Lately my husband, David, and I have been watching HGTV’s “House Hunters” show in the evenings after our children go to bed. Many of the commercials are various HGTV stars promoting and encouraging viewers to “change the world…start at home.” Of course they want me to do this by changing my light bulb, turning off unused appliances (or buy new, more efficient ones), or some other such “green” thing. But I change the world more by being a mother who stays home, fulfilling my role as a woman.

I’ve always wanted to be a mother. In my public high school senior ethics class, I remember that another girl asked me, “Do you really think that you can be a stay-at-home mother in today’s world? Or is that just your dream.” I replied “Yes, I believe it.” The only other one who agreed with me was the Roman Catholic girl in the class.

During a particular hard time of freshman year of college, I wrote home to my mom saying, “I wish I was barefoot and pregnant! Then everything would be better.” Mom made sure I wasn’t thinking of doing anything stupid (I wasn’t) and that I knew that there were also problems with being “barefoot and pregnant.”

My belief that a woman should stay home and raise the children was put to the test upon returning to the seminary for David’s fourth year of study after vicarage. We had our first child, a daughter who would be a year old that fall, and I was given the option of teaching full time at the same school I had taught during his second year of studies. It would be “perfect.” David’s older brother, a first year student, and his wife would be willing to baby-sit. I could use my college degree, and we would be better off financially. I was ready to say yes. But then I realized what I would miss: Hannah and all the new things she would learn and need to learn. No, David and I decided that I needed to be the one to care for her and teach her. So I declined the offer.

12 years later, I am the mother of five children and I am blessed. I am the one that has wiped their noses and bottoms, kissed their owies, bandaged their cuts, washed their clothes, cooked their food, made their beds, swept their floors, taught them to fold their hands and when to make the sign of the cross. I am the one that has said prayers with them, and for them, spanked them, hugged them, read to them, and sat with them in church every Sunday. I am the one that they have yelled at, cried for, and run to when they are afraid or sick. They trust I’ll always be there for them, and with God’s grace, I will.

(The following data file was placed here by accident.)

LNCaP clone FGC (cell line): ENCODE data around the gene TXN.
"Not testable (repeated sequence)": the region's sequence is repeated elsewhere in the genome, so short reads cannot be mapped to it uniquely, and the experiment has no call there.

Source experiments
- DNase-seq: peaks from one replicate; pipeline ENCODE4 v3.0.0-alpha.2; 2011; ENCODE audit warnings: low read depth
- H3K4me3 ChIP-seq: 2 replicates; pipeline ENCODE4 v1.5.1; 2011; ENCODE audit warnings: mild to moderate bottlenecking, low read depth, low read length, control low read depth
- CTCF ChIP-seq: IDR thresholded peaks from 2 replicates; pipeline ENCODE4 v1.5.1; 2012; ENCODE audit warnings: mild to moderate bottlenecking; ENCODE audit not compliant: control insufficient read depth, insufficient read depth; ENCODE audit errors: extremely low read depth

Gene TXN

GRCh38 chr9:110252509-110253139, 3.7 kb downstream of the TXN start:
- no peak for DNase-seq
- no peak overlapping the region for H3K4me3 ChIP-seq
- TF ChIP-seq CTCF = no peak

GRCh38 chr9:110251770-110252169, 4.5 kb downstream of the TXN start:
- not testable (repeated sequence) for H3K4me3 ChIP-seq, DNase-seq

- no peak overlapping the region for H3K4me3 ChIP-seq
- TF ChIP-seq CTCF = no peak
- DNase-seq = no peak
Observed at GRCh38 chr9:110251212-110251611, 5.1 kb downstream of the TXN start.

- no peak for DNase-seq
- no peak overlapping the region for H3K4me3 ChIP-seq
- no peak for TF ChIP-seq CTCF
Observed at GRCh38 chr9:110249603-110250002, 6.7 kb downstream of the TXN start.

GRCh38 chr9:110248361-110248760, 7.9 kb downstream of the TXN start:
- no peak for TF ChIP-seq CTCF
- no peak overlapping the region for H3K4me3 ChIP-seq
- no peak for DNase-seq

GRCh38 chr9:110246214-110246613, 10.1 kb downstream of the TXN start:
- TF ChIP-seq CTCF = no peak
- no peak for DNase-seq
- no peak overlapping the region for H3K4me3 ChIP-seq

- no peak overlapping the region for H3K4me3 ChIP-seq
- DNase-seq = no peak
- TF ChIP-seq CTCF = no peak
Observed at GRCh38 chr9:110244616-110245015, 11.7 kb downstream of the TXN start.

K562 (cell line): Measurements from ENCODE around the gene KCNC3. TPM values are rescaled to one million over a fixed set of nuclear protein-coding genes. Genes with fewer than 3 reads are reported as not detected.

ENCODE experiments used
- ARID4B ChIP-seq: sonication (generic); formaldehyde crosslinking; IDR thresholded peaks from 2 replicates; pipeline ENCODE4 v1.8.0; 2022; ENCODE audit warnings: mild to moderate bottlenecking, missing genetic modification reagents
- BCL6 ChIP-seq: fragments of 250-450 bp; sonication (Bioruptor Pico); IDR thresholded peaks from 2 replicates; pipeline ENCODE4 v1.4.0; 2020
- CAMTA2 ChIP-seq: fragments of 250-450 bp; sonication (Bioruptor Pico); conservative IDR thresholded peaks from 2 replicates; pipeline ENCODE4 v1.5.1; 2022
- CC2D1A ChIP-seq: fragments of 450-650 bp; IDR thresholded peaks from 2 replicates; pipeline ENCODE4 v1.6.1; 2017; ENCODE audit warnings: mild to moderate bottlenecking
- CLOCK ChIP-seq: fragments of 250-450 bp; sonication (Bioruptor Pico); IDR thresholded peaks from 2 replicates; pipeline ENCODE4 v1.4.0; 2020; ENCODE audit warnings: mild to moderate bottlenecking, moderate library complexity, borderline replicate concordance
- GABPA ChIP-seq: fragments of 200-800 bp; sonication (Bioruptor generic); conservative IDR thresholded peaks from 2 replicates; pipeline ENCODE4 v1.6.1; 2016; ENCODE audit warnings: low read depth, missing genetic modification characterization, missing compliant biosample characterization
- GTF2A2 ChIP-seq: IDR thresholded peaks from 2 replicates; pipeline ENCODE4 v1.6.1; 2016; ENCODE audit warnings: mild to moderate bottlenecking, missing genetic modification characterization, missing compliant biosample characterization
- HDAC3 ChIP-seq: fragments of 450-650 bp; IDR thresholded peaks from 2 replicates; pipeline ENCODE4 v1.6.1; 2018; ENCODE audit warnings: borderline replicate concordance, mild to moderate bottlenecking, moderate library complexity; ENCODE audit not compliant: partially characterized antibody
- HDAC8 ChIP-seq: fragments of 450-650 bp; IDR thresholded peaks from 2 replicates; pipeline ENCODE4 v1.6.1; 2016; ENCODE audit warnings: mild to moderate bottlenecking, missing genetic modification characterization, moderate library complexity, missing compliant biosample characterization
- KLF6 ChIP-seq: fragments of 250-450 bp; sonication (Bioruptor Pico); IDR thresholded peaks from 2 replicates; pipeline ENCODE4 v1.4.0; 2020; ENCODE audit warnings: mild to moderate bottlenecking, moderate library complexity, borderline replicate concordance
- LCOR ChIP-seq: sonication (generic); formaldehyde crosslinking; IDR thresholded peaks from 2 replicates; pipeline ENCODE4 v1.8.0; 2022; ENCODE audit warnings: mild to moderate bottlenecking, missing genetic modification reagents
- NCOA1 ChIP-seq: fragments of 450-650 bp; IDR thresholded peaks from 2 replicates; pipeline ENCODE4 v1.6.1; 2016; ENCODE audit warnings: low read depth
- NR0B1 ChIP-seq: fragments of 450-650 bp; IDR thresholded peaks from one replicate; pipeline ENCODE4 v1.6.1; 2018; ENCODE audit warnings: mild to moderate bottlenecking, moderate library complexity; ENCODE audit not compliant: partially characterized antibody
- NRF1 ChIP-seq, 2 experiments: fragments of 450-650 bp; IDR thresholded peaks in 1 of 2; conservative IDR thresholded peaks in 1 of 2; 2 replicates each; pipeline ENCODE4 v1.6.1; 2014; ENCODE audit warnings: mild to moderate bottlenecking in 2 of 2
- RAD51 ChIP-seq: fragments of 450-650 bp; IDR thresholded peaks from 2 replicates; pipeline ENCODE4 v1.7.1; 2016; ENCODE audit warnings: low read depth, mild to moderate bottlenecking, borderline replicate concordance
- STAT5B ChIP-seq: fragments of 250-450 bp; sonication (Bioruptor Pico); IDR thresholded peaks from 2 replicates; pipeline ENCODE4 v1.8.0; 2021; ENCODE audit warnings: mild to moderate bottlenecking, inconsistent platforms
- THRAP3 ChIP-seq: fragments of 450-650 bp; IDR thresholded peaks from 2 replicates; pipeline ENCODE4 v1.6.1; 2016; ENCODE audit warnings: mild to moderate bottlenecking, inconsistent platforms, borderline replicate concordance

It isn’t easy, there are trials, tribulations, and hurts which are different for each family. Every vocation has its cross to bear, and motherhood has its share. Children rebel and sometimes turn away from parents and the Lord. The devil, the world, and our own sinful nature work hard tempting us to do many other things. But don’t run from your calling. What God ordains is always good, even the roles of father and mother, and He will bring about good from those callings even though it isn’t clearly seen now or ever.

God has given me great goodness through motherhood: He has brought me out of selfishness and into servanthood. He has given me a greater understanding of His love and forgiveness for His children though they err and fall away again and again and again. And, of course, He places more prayers on my lips. In no way am I perfect, but often as I clean up my children’s messes, I think how God cleans up my messes and I thank and praise Him for pulling me ever closer to Him; for forgiving and loving me and therefore allowing me to forgive and love my children.

Yes, you can change the world by starting at home, by staying at home. As I tell my girls, “When God blesses you with children, stay home and raise them.” And I tell my boys, “Work to support your wife so that she may be home to raise your children.” I pray that God grant them and you the strength to do such good works as being fathers and mothers to His precious little ones.

by Glenda Mumme

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